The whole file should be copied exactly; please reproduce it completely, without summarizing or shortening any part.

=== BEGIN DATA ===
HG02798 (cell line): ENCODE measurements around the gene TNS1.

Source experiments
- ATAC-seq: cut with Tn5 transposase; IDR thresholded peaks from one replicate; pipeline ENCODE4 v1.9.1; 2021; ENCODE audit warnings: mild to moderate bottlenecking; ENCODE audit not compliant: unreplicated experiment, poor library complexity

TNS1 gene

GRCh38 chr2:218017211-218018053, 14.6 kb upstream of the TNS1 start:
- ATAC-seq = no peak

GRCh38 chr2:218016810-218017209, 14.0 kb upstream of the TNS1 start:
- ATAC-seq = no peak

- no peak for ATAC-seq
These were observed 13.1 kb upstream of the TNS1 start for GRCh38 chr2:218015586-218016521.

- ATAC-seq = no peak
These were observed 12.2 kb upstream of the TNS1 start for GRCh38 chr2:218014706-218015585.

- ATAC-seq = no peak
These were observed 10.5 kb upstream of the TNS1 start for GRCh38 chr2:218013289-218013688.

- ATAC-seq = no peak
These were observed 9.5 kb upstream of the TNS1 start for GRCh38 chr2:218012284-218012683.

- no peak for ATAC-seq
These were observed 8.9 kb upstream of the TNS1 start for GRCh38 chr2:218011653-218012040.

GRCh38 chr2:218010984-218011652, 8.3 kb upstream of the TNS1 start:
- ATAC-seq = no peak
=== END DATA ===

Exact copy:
HG02798 (cell line): ENCODE measurements around the gene TNS1.

Source experiments
- ATAC-seq: cut with Tn5 transposase; IDR thresholded peaks from one replicate; pipeline ENCODE4 v1.9.1; 2021; ENCODE audit warnings: mild to moderate bottlenecking; ENCODE audit not compliant: unreplicated experiment, poor library complexity

TNS1 gene

GRCh38 chr2:218017211-218018053, 14.6 kb upstream of the TNS1 start:
- ATAC-seq = no peak

GRCh38 chr2:218016810-218017209, 14.0 kb upstream of the TNS1 start:
- ATAC-seq = no peak

- no peak for ATAC-seq
These were observed 13.1 kb upstream of the TNS1 start for GRCh38 chr2:218015586-218016521.

- ATAC-seq = no peak
These were observed 12.2 kb upstream of the TNS1 start for GRCh38 chr2:218014706-218015585.

- ATAC-seq = no peak
These were observed 10.5 kb upstream of the TNS1 start for GRCh38 chr2:218013289-218013688.

- ATAC-seq = no peak
These were observed 9.5 kb upstream of the TNS1 start for GRCh38 chr2:218012284-218012683.

- no peak for ATAC-seq
These were observed 8.9 kb upstream of the TNS1 start for GRCh38 chr2:218011653-218012040.

GRCh38 chr2:218010984-218011652, 8.3 kb upstream of the TNS1 start:
- ATAC-seq = no peak